Infrastructure and the Italian GDP recovery plan

European funds guarantee a 25% increase in investments

Facts speak louder than opinions, and numbers speak louder than words. Data gathered by consulting firm Ernst & Young (EY) for the Capri Digital Summit point to an Italy wading knee-deep through a more severe crisis than that of its European partners. Yet the same data also show that if stimulated by the right investments, the country can emerge from this crisis within a reasonable timeframe.

The key factor will be infrastructures and the winning combination of work opportunities, modernization, and supply chain support that they provide. Shifts can be triggered by allocating some of the forthcoming European funds to the development of major works the country so desperately needs.

Italy GDP: Infrastructures to restart the country

According to Ernst&Young’s analysis, resources from the NewGenerationEU recovery fund will ensure a 25% increase in public investment spending over the next five years, with an annual impact equal to 0.5% of the 2019 GDP. This forecast can be used strategically in Italian development if the European funds are paired with private investments that can multiply the positive effects.

To this end, EY estimates that by kick-starting effective forms of public-private partnership, total investment in infrastructure over the next five years could range from €150 to 200 billion, with an impact equal to 1.8% of annual italian GDP.

The numbers will have to be put to the test, of course. Clarifying which projects the government intends to invest in and what type of private support the sector can get will be key. These essential steps for restarting the country will help make up for missed opportunities in the past.

Terzo Valico dei Giovi

Public and private investments and the Italian delay

Italy’s infrastructure delay is the natural consequence of complex bureaucratic and administrative obstacles as well as insufficient financing in public and private investments.

Official data on infrastructural spending is unavailable, but EY’s calculations show that between 2014 and 2019 public investments increased by 3% each year, from $110 to 133 billion.

The scale of these investments is not enough to catch Italy up to its European peers. Between 2014 and 2019, the average infrastructural investment as compared to Italian GDP was 2%, against an EU average of 2.9%. Private sector contributions—essential for increasing the impact of public investment—were nominal, too. From 2014 to 2019, they ranged from 4.5% to 5.5% of GDP, compared to 8% in France and 7% in Spain and Germany.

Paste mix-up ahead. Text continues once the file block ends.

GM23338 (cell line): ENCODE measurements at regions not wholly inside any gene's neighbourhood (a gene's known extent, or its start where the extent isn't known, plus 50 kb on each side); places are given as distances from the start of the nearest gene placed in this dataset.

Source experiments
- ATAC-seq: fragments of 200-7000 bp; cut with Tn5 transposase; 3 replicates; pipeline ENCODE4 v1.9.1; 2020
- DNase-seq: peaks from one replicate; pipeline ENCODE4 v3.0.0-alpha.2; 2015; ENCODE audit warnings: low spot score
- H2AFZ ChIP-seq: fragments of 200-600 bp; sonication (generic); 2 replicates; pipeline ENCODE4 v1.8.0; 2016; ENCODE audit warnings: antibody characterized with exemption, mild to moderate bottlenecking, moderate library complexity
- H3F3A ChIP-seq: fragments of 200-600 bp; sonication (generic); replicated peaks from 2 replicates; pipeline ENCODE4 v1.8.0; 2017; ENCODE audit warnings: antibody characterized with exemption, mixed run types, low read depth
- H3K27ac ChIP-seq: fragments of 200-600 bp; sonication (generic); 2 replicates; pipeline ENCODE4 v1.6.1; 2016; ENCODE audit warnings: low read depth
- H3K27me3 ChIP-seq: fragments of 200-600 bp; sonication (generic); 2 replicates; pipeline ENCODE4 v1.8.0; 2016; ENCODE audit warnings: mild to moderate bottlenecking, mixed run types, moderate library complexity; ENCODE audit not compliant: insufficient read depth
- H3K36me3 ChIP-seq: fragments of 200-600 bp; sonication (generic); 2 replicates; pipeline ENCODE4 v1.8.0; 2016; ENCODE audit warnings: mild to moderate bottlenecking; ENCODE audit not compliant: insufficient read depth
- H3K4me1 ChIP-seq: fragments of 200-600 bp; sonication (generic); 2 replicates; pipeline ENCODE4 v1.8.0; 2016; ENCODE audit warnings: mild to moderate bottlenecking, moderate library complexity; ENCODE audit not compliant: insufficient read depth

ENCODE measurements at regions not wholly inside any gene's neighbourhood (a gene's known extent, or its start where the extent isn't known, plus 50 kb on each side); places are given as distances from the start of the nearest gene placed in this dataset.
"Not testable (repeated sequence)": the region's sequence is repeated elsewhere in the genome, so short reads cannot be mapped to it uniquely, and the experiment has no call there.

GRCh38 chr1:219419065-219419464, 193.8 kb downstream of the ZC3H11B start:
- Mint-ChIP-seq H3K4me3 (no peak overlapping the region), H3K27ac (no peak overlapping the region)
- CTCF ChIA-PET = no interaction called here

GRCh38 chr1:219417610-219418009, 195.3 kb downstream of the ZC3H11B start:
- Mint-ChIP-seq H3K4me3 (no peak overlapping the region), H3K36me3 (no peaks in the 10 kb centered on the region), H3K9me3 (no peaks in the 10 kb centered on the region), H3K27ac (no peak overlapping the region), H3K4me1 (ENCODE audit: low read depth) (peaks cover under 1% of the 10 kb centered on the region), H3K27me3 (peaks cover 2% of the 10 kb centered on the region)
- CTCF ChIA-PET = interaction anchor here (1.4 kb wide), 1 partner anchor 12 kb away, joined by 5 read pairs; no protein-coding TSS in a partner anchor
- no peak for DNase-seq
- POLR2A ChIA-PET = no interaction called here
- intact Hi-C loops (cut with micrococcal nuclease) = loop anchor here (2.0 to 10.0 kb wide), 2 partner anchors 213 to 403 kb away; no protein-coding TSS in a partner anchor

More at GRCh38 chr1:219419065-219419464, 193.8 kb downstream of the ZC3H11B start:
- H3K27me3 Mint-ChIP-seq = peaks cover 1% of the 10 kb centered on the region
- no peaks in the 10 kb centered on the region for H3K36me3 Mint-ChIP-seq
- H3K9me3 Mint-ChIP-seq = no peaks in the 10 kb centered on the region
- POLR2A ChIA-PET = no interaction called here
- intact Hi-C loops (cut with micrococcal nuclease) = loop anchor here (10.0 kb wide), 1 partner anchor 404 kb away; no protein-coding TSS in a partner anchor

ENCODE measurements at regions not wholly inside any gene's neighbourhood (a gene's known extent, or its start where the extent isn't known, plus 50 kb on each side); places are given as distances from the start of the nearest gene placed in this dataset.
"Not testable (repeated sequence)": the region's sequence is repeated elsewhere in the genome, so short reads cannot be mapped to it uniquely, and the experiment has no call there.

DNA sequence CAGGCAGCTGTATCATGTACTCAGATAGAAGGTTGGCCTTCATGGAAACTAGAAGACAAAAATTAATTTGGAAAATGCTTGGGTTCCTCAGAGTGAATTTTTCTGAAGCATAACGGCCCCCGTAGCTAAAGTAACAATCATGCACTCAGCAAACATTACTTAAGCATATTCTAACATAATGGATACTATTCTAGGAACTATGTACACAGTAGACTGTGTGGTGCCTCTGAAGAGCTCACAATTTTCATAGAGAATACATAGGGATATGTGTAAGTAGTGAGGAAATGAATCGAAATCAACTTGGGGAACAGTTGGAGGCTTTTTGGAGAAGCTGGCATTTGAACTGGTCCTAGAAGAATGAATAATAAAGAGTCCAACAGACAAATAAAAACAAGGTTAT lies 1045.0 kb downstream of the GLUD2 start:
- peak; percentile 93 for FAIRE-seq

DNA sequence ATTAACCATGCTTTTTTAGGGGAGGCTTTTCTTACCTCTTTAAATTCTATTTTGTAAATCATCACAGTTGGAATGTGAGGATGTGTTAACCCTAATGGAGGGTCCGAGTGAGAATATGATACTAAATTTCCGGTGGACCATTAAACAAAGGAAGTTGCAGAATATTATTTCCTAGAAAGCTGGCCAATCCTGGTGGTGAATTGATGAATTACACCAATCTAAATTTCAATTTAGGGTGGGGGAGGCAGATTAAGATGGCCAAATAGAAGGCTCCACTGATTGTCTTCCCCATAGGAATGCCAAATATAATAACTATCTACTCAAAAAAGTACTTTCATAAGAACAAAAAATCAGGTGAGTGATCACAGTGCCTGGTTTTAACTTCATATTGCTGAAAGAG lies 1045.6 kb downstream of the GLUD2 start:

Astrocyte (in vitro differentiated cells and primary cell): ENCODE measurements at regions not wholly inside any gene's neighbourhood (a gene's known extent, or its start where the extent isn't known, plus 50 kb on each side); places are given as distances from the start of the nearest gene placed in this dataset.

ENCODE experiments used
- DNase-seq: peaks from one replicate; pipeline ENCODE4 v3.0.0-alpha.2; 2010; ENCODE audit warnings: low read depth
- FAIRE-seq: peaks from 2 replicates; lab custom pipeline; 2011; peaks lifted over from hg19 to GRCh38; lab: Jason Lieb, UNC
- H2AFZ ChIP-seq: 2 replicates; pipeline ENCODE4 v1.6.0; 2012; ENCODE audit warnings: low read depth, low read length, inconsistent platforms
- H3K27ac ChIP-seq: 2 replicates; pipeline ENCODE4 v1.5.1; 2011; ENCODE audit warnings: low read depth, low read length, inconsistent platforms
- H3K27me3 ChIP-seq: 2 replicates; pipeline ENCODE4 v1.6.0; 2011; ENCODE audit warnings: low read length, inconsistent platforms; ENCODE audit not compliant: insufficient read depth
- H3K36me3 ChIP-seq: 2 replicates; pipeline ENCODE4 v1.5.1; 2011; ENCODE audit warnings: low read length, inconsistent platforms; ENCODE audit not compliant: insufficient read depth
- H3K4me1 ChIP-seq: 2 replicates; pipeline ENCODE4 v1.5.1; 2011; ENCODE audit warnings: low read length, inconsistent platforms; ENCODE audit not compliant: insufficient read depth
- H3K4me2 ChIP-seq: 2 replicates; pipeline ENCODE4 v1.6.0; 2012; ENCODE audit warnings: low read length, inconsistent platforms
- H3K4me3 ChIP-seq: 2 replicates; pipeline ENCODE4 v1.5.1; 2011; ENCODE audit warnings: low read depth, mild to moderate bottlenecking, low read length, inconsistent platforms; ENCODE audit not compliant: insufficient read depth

Italy unfortunately expects this lag, reflected in the state of the country’s infrastructure. The Logistics Performance Index of the World Bank ranks Italy 20th globally in quality of physical infrastructure for the transport of goods and people, behind the main European economies (Germany, France and Spain).

Risks for the Italian GDP

The full economic impact of the health emergency remains to be seen. Last spring’s lockdown caused serious damage that could worsen in the coming weeks if public health conditions backtrack. To date, for 2020, experts estimate a 10% drop in GDP. Institutional responses will therefore be crucial in preventing this situational emergency from turning into a systemic crisis. Indeed, if Italy were to move at the same pace of the last decade, it would take 20 years to recover economically and return to the levels of 2019.

Hence the need to support investments that will boost productivity, work and overall well-being. EY posits that the best place to hedge bets is in infrastructural investments. This will comprise important infrastructures for both trade and transportation, such as the high-speed network in the south, and the move to better connect the highly congested areas of the north; a broad yet detailed plan for the maintenance and modernization of existing works; and a strategic revamping of metropolitan areas. Rome, Milan and all the major Italian cities are being called to meet the challenges of modernization, following the example set by newly minted “smart cities” like Barcelona.

If Italy can steer its European support in the right direction, the Covid-19 crisis could turn into a historic opportunity, bringing about work and well-being and helping to modernize the country and its infrastructures.